J.C. Fluker, III, 1983. "Main Pass and Viosca Knoll, Stratigraphic and Structural Study", Seismic Expression of Structural Styles: A Picture and Work Atlas. Volume 1–The Layered Earth, Volume 2–Tectonics Of Extensional Provinces, & Volume 3–Tectonics Of Compressional Provinces, A. W. Bally
Download citation file:
This line, east of the Mississippi River Delta in Main Pass and Viosca Knoll areas, trends in a northwest-to-southeast direction as indicated on the location plat.
The line displays thick transgressive and regressive sections of Tertiary and Quarternary clastic sediments deposited in offlapping wedges over carbonate beds of Cretaceous age. Both extensional glide plane faults and salt tectonic structuring can be seen. A piercement salt dome at the southeast end of the seismic profile shows its active growth history by the thinning of section onto it.
The northwestern and southeastern ends of the seismic line show the effect of salt diapirism.
Large down-to-the-north faults appear to be associated with breaks in the Cretaceous carbonate section and are probably the structural weak point that allowed the salt to pierce through the sedimentary column. Increased deposition of sediment into the low side of the faults is observed.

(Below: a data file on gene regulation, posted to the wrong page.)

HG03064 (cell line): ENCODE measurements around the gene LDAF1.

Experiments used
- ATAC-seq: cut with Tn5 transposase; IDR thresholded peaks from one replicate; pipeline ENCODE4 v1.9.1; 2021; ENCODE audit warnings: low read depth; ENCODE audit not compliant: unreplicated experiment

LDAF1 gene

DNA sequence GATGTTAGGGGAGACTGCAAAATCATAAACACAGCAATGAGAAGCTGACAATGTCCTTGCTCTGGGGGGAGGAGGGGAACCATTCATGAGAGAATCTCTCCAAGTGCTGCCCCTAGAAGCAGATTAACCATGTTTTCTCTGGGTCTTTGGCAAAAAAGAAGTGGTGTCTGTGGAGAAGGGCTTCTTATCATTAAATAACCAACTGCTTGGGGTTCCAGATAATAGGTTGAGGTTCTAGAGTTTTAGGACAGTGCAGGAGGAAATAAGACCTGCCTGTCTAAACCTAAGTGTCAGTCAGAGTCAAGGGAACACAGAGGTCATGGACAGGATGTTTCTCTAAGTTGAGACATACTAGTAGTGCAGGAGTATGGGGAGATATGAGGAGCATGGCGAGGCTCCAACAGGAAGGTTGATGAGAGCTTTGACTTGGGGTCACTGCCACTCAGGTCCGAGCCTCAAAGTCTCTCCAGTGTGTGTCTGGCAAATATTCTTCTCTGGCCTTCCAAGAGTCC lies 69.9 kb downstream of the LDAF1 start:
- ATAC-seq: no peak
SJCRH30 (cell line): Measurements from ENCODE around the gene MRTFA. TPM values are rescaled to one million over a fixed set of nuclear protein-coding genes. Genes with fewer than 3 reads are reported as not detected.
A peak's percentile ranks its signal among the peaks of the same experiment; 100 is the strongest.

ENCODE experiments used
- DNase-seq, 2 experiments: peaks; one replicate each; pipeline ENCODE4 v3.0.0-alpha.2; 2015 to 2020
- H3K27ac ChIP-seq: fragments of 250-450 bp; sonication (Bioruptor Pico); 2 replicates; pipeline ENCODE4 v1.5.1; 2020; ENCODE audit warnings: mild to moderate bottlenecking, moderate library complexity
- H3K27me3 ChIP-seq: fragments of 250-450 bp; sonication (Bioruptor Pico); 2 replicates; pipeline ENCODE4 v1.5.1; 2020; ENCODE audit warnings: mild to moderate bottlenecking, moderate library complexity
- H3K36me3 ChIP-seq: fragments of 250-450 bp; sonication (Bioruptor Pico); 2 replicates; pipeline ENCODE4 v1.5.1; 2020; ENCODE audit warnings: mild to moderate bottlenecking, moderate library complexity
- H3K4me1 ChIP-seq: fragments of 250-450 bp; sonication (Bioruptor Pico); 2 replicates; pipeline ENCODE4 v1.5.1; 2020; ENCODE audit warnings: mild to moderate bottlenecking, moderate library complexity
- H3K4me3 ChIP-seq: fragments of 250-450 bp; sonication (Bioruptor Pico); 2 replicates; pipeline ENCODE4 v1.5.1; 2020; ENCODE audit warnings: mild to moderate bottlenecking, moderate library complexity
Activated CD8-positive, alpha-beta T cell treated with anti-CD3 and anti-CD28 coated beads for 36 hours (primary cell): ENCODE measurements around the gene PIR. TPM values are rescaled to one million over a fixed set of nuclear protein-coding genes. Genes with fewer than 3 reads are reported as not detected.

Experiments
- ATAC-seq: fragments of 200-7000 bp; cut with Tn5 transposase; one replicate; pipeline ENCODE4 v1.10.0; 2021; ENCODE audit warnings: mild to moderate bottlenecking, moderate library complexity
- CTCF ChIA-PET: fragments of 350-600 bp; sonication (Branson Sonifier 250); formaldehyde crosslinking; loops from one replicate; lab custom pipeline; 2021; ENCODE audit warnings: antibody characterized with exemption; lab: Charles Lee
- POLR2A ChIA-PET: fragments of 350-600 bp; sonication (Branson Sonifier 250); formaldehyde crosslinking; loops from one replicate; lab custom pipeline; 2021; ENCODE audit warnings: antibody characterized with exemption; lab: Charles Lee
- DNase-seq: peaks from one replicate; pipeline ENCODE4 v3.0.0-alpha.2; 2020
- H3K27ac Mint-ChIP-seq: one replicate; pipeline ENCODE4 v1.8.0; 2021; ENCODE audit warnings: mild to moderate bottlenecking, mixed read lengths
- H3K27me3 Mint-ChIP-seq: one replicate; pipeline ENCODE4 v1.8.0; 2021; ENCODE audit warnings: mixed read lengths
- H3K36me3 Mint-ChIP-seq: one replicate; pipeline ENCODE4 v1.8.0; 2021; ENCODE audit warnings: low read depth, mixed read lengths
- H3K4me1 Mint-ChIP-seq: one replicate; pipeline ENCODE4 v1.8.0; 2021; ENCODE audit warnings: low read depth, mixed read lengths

Lystric cults are observed in the center of the line (as labeled) on the northwestern edge of the syncline associated with the salt diapir at the southeastern end of the seismic line. These faults are syndepositional, allowing the build up of sediment on their downthrown side and the movement of sediment basinward.
Prograding sediment wedges are noted above the 2.0 sec time line between shotpoints 445 and 265.
These have been labeled as such and arrows indicate the cycle terminations showing the direction of progradation.
An unconformity/erosional surface (as labeled) is noted above and below the 1.0 sec time line between shotpoints 337 and 277. This is evidenced by the termination of cycles into chaotic event zones. This leaves an impression of a scour and fill feature possibly caused by a gravity flow or turbidity/density current.
Fill patterns can be observed by the onlapping cycle terminations seen between shotpoints 193 and 73.
These onlapping events can be noted from the 4.3 sec to 1.0 sec time lines. The fill patterns provide examples of onlap and prograded fill.